• Human Resources content
        • Business Operations Center content
        • Other internal-facing content (UC ANR policies, procedures, committees etc)

How will content be organized in the IWP?

  • All educational content items will reside in a central database and will be tagged with terms from a new UC ANR-wide faceted taxonomy.
  • This information architecture will enable clientele to search and filter all of UC ANR's educational content by subject area.
    • What's a faceted taxonomy? What's filtering?
    • In addition to the main search/filter interface, the IWP will support two other main categories of sites: templated sites and custom/curated sites.
    • Templated sites
      • Templates will be used primarily for UCCE county offices and county-based 4-H and Master Gardener sites.
      • All sites will have a common style and convey the same categories of information — local calendar items, posts to the local blog, etc.
      • Within the template, local administrators will be able to curate content — e.g. by presenting relevant educational content.
        • Educational content items will reside in the central database and can be "published" to a templated site.
    • Custom/curated sites
      • Program and topical sites will be developed on a case-by-case basis in partnership with IT. As "early adopters" build out these sites, they can serve as examples for others with similar content needs.
      • The process for developing a site will be in some ways similar to working in SiteBuilder: the site owner controls the text on the site and organizational elements like page structure and navigation.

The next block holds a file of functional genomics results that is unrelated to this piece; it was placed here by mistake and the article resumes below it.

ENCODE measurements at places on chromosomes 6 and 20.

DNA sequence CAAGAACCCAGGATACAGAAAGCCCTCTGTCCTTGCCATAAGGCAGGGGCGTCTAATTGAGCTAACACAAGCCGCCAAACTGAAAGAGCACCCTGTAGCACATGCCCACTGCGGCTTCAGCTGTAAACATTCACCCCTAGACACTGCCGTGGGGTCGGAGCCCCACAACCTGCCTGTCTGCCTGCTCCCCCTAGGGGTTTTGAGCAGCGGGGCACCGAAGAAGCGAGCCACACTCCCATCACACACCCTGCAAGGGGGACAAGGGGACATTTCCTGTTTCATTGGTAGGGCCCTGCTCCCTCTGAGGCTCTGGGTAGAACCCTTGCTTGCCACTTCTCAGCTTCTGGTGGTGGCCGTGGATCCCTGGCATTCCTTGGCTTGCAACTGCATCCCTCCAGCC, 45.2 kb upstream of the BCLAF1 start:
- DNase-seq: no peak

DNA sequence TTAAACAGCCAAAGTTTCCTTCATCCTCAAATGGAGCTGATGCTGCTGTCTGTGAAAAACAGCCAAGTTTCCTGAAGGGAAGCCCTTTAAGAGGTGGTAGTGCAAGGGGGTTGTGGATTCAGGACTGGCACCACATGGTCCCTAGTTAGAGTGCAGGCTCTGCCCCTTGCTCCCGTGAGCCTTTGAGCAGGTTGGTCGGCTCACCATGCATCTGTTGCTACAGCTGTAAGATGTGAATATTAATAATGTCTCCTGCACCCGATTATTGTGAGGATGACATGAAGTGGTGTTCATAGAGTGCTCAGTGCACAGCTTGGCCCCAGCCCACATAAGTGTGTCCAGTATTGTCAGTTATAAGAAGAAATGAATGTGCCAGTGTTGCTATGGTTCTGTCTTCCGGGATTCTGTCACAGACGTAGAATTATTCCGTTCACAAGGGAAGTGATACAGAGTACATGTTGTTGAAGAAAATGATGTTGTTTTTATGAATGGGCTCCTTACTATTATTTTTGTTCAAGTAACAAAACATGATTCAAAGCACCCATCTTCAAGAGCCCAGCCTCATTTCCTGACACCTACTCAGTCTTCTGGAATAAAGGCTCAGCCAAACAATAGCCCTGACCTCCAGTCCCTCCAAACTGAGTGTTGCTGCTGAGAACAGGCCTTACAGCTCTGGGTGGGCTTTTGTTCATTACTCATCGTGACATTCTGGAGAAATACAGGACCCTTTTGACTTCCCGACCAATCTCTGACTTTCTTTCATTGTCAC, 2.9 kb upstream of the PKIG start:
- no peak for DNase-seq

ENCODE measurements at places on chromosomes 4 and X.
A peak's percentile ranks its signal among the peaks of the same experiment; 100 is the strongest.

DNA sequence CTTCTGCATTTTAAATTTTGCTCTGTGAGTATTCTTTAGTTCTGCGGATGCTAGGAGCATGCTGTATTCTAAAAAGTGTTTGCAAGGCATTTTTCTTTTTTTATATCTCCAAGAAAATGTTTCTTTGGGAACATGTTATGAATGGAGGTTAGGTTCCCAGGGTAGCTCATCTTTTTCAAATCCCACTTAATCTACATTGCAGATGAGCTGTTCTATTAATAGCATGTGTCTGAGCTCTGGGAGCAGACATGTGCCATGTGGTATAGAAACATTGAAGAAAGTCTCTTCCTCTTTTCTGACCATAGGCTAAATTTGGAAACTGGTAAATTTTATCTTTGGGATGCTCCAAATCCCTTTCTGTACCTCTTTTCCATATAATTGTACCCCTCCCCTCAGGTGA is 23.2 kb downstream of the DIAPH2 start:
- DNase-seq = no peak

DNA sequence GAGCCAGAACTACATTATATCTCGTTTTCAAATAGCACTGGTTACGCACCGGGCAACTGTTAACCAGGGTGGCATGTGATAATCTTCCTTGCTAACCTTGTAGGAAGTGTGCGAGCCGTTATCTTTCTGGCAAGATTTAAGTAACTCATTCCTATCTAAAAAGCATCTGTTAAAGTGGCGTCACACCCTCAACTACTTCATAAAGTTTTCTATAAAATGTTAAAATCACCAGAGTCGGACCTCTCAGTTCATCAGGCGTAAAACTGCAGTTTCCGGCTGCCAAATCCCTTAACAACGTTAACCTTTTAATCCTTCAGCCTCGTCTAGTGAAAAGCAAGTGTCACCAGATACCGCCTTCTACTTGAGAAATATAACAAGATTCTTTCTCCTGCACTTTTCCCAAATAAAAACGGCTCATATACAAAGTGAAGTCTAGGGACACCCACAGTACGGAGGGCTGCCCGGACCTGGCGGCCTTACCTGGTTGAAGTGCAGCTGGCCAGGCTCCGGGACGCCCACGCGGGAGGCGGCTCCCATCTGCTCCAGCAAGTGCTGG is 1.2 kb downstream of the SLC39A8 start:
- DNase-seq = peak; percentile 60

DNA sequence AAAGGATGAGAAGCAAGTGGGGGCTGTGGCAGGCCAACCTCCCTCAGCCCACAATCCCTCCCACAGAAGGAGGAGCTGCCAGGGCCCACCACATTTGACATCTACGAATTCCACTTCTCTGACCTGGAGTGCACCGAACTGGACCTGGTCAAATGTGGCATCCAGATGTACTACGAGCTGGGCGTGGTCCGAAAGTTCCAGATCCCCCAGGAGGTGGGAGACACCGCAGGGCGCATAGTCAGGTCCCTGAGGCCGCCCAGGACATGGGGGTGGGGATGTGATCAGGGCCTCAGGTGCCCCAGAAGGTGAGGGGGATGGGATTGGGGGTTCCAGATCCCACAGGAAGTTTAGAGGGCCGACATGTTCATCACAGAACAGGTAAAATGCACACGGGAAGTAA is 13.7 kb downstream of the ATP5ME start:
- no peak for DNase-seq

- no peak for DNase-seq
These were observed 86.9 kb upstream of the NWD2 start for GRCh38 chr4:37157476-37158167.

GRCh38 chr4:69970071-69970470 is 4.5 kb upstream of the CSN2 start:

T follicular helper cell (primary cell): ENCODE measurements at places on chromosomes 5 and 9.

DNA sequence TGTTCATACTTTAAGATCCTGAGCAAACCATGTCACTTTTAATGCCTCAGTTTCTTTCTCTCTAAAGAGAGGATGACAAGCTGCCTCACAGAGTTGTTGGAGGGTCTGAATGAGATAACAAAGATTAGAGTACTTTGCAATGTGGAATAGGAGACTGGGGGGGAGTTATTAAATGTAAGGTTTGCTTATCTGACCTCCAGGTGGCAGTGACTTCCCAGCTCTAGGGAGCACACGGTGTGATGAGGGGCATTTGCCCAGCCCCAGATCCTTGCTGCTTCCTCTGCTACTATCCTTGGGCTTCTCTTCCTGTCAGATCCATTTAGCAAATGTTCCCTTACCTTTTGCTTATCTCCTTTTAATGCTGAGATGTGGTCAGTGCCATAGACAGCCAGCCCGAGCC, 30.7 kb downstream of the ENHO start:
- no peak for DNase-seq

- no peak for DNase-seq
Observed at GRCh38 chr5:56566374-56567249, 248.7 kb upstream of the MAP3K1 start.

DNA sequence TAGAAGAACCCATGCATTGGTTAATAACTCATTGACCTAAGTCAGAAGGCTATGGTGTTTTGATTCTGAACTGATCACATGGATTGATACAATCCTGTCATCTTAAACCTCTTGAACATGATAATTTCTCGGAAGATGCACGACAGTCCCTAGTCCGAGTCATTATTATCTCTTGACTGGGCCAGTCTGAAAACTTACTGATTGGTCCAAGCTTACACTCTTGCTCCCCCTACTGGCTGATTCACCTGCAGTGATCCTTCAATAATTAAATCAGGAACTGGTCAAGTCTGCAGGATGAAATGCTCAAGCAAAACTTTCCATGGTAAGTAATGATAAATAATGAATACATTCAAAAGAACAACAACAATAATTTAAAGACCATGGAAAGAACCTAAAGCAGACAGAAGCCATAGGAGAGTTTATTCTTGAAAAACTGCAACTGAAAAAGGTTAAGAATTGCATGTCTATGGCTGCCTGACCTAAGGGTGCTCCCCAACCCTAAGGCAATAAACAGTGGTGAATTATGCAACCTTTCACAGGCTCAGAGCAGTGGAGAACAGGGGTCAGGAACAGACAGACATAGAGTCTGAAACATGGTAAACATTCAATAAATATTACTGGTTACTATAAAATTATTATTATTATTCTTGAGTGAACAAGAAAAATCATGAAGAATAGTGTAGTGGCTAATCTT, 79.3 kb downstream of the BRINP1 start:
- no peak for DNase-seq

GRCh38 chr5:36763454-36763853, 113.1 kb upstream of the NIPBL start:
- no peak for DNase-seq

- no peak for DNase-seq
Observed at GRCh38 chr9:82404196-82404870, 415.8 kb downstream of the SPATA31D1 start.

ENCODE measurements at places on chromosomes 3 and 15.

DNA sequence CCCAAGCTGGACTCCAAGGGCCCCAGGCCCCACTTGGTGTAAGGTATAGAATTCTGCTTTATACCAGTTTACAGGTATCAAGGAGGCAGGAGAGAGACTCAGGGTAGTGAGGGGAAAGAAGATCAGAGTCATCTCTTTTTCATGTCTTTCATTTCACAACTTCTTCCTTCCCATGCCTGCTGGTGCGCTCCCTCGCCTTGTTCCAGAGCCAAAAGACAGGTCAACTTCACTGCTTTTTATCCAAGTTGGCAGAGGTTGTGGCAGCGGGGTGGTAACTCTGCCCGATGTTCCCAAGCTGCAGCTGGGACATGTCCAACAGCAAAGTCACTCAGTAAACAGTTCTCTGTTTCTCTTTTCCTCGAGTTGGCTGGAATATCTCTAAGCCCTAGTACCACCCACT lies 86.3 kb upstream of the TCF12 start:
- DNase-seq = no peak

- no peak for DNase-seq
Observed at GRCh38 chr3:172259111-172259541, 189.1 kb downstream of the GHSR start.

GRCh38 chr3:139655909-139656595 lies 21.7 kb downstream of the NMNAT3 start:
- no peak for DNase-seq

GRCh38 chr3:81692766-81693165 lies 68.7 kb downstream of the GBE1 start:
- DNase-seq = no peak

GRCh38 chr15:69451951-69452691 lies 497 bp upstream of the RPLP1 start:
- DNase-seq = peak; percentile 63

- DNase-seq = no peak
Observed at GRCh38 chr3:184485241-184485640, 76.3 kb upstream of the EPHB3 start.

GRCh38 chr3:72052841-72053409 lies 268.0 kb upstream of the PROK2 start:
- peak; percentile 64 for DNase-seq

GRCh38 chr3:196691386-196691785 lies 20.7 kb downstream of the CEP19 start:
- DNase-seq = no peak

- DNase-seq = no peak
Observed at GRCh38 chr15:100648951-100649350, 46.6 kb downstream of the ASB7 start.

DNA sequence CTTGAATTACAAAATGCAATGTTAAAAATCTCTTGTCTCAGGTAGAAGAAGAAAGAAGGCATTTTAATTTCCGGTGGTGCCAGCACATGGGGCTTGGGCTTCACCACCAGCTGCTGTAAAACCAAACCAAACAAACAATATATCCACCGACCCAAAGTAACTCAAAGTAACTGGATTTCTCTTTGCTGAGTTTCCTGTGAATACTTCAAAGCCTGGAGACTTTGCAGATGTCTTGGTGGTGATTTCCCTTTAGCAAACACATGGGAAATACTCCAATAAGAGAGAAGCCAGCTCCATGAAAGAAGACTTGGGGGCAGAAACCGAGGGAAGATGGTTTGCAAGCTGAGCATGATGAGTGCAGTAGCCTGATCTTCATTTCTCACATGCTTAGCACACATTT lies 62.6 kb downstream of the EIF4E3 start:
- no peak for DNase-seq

• A core difference will be that items of educational content will be added to the central database and tagged with terms from the faceted taxonomy; content items can then be published to a custom/curated site(s). A content item may be published on many sites – the key is that all of those sites are pulling the same content item from the database.

I'm the administrator/owner of a SiteBuilder site. What do I do to get ready for the migration to the IWP, and how is that going to work?

  • In general: First, prioritize your content and think about what you want to migrate to the new platform.
    • Six questions to consider as you think about your content:
      • Who is your audience? Be specific, but also think broadly (who are you reaching now vs. who you'd like to reach; potential new audiences, audiences outside California, etc)
      • What do you know about what motivates your audience?
      • What are their priority information needs and interests?
      • In what form do they want/prefer that information?
      • Which existing material best fills those needs?